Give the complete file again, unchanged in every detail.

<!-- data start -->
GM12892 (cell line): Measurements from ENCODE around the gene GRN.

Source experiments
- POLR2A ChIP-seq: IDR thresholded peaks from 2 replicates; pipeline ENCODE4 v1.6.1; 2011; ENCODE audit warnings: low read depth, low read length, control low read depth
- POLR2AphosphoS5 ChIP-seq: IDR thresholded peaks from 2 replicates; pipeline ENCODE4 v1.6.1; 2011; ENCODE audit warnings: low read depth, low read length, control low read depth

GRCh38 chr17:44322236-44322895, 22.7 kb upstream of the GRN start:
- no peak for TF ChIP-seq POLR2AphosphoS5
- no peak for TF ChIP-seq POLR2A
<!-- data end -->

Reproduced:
GM12892 (cell line): Measurements from ENCODE around the gene GRN.

Source experiments
- POLR2A ChIP-seq: IDR thresholded peaks from 2 replicates; pipeline ENCODE4 v1.6.1; 2011; ENCODE audit warnings: low read depth, low read length, control low read depth
- POLR2AphosphoS5 ChIP-seq: IDR thresholded peaks from 2 replicates; pipeline ENCODE4 v1.6.1; 2011; ENCODE audit warnings: low read depth, low read length, control low read depth

GRCh38 chr17:44322236-44322895, 22.7 kb upstream of the GRN start:
- no peak for TF ChIP-seq POLR2AphosphoS5
- no peak for TF ChIP-seq POLR2A